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Fishermen, Conservationists Square Off Over Recent Fishing Ban

Sept. 26, 2006 — Finding common ground between fishermen and conservationists regarding a recent ban on gill and trammel net fishing was the goal Tuesday during a meeting of the Committee on Labor and Agriculture.
While fishermen contend the ban endangers their livelihood, conservation officials pointed to the risks of overfishing and the danger the nets pose to endangered species, like sea turtles.
Sen. Terrence "Positive" Nelson, the committee's chair, began the proceedings by stating that he understands both perspectives and intends to be unbiased in order to find a solution "both factions can agree with."
The ban is specific to gill and trammel net fishing in state waters surrounding the islands. The use of these nets is banned in the Gulf of Mexico, Florida and federal waters surrounding the islands. In addition to the fish specifically targeted by these nets, coral, sea fans and many endangered species, considered "by-catch," can be inadvertently caught. (A common by-catch example is dolphins being swept up in tuna nets.)
Dr. William Coles, coordinator of the Division of Fish and Wildlife's endangered species program, said the nets "can cause entanglement of sea turtles" and that "fisheries should try to minimize intake of endangered species."
Overfishing of the area is also a concern for many fishermen who do not utilize the gill and trammel netting techniques. Golden Hook Fishing Club representative Todd Nurberger said the fishermen he spoke to deemed the nets "too effective," catching whatever swims through or is within the area.
Dr. David Olsen, St. Thomas Fishermen's Association (STFA) board member, said the fishermen's industry should be "supported not inhibited." Olsen said STFA undertook several studies of supposedly overfished species and found "large fish are abundant and landings have been increased."
Thomas Daley, St. Croix Fisheries Advisory Committee (FAC) vice chairman, said, "the present trend of gill net fishing will create a loss in the future." Daley testified as soon as a fisherman has utilized one area with his nets; they are not able to return to the same spot for up to six weeks.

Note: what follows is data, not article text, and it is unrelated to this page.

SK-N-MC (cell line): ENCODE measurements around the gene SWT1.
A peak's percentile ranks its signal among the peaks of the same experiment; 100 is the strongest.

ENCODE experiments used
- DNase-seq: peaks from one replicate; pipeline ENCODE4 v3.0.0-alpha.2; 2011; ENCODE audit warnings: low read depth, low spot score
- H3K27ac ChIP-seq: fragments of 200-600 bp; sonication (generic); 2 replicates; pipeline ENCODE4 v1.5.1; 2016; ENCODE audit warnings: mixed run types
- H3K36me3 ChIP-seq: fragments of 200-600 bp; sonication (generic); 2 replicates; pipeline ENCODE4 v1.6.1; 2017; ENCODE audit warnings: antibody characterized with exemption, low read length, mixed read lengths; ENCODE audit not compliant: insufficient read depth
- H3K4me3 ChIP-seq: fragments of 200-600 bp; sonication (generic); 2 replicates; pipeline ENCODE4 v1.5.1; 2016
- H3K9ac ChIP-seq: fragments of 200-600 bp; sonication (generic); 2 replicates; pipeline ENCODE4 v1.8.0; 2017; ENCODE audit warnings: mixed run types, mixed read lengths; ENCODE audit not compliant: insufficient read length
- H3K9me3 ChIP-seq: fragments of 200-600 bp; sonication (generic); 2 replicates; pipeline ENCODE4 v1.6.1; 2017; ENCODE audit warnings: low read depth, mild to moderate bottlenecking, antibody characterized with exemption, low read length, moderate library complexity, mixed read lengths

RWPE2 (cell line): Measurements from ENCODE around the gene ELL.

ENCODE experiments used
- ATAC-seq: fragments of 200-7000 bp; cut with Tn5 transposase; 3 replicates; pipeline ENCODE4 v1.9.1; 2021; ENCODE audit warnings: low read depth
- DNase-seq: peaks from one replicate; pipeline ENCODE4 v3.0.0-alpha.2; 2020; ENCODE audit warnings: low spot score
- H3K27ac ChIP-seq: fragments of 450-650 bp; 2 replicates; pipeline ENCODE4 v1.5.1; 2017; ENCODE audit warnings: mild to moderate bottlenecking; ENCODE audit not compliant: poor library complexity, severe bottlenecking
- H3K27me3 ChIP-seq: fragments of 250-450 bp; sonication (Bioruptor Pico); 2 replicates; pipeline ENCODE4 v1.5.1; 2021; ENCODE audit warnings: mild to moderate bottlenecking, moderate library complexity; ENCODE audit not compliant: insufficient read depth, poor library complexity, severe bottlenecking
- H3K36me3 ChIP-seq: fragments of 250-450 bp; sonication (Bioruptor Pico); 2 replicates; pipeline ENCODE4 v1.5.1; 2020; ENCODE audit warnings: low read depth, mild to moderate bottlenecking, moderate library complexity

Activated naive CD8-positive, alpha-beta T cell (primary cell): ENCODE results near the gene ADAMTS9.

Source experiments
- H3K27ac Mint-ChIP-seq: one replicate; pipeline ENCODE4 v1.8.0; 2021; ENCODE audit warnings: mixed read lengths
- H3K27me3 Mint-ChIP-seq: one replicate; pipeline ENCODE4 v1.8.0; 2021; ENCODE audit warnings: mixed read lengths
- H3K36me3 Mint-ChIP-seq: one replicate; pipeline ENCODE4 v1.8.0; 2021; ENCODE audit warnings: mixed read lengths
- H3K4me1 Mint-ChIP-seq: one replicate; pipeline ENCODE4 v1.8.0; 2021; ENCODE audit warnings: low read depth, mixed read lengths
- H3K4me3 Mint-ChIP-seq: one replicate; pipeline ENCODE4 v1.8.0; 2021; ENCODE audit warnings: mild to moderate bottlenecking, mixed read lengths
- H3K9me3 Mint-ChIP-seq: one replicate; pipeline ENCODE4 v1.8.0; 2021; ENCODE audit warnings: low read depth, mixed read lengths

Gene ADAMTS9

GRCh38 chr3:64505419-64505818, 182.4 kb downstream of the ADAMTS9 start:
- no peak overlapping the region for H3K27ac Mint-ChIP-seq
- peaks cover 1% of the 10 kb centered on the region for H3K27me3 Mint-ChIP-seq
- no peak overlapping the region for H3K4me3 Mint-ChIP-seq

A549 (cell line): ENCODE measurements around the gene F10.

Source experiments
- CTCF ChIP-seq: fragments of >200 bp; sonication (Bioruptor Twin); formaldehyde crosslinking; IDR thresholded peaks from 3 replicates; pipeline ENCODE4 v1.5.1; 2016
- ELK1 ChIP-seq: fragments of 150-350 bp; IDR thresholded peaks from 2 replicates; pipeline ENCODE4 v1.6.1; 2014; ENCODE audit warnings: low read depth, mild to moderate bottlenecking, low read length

Fisherman Gerson Martinez asked, "[while] we are ensuring our future, what do our children eat today?"
All of the fishermen testifying said the ban on netting will cause a serious negative economic impact. STFA Vice President Julian Magras said asking fishermen to change their means of income could force those individuals "to go on welfare." Olsen said, "the current net ban is an example of a narrow view of resource management" by the Division of Fish and Wildlife (DFW).
Department of Planning and Natural Resources Commissioner Dean Plaskett said neither DPNR nor DFW made the decision on the ban of the netting. "The entire idea was insisted upon, initiated and advocated by the members of the FAC," Plaskett said. He said the department "acted within its authority as prescribed by law."
The committee did not have a quorum to rule on the matter. Testimony was placed on the record for further consideration. Sens. Craig Barshinger, Pedro "Pete" Encarnacion, and Neville James were in attendance. Sens. Ronald Russell and Norman Jn Baptiste were excused. Sen. Celestino White Sr. was absent.
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